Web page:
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Bauhaus manifesto re-cap

Historical background and content

Lyonel Feininger, Kathedrale [Cathedral], 1919,
Cover of the manifesto and programme of the Bauhaus,
April 1919, Woodblock print, Bauhaus-Archiv Berlin,
Photo: Atelier Schneider, © VG Bild-Kunst, Bonn 2018.

Published in April of 1919, a tract for his new school penned by Walter Gropius expresses the basic tenets of this new school and its unique goal of bringing architects, artisans and artists together to create a new working and training community united by the primacy of architecture and a return to notions of craftsmanship as its guiding ethos. Gropius stressed the vigor of this appeal by dubbing the pamphlet a “manifesto” a decision reminiscent of avant-garde art groups such as the Dadaists and Futurists; making the Bauhaus manifesto the first (but not last) architectural manifesto.

Manifesto and programme of the Bauhaus, April 1919, Bauhaus-Archiv Berlin,
Photo: Atelier Schneider, © VG Bild-Kunst, Bonn 2018.

Printed on paper slightly narrower than DIN A4, four pages in length, the Lyonel Feininger “Cathedral” woodcut on its cover: Three stars surround the cathedral spire, symbolizing the three principle arts—painting, architecture and sculpture—united, according to the Bauhaus vision, by the new concern with craft. The text begins with a declaration of principle expressed in the often-cited statement: “The ultimate goal of all art is the building!” Architecture is brought to the fore and declared the school’s most important objective, a concern reflected as well in the very word “Bauhaus”—a term that so synonymous with the school’s ideals it is no longer necessary to translate it. The second important statement refers directly to the cover illustration: “Architects, sculptors, painters—we all must return to craftsmanship!” This declaration heralds a new relationship and new humility toward craftsmanship, toward making, toward the imperative of community and communal goals. In short, this brief sentence contains the basic formulation of the goals and principles of the Bauhaus—the unified work of art, the importance of building.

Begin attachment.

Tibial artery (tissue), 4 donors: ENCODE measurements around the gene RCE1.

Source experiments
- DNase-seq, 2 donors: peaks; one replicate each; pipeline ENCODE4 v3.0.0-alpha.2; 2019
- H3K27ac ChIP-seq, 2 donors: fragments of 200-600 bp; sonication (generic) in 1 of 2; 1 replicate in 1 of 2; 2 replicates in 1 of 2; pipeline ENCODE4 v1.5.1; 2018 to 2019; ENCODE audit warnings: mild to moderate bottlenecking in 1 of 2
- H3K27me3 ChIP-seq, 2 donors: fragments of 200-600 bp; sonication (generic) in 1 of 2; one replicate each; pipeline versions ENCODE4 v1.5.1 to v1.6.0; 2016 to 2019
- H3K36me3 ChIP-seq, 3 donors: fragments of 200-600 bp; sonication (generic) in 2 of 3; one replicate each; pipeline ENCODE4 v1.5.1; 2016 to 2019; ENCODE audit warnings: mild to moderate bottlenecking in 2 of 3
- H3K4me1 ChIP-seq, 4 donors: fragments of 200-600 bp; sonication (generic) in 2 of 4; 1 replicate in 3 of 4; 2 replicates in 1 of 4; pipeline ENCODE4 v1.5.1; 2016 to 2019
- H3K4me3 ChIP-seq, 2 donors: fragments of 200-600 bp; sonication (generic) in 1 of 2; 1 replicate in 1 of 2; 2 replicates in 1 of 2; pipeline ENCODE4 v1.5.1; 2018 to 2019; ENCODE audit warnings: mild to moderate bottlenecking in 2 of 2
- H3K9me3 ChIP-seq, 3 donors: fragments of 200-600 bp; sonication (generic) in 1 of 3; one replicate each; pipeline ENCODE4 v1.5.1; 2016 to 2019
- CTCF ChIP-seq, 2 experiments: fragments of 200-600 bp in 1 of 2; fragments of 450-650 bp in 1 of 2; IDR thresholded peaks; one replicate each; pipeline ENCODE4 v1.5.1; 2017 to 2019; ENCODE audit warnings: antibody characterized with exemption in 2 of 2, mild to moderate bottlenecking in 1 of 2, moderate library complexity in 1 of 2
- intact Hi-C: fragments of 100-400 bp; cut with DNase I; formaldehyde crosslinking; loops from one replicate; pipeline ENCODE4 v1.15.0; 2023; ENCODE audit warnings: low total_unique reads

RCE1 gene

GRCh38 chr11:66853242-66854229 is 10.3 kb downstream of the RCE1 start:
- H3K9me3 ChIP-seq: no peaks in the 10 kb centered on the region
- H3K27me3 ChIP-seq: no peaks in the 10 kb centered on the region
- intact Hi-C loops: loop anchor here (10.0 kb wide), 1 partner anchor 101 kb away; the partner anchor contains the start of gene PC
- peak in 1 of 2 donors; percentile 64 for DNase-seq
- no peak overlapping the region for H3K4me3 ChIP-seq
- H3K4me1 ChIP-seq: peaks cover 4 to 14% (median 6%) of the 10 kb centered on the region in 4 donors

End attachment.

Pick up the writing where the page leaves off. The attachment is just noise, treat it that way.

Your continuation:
Gropius wrote his text shortly after the end of World War I. The German empire had collapsed, Russia had undergone a revolution and a second revolution in Germany was in the process of being suppressed. Throughout Germany people felt the necessity for a social and intellectual change. Amidst the general disorder, Gropius pushed forward with his ideas, a combination of the socialist-inspired return to Medieval craft guilds and handicrafts advocated by John Ruskin and others in the nineteenth century Arts and Crafts movement. Gropius sought to unite two old institutional typologies—the art academy and the craft guild—towards similarly progressive ends, combining them within one radically new institutional model: the Bauhaus. By putting workshop training at the core of its curriculum, Gropius made his approach clear: “The artist is an exalted artisan.“

This text is based on an interview by Marion von Osten with Magdalena Droste.

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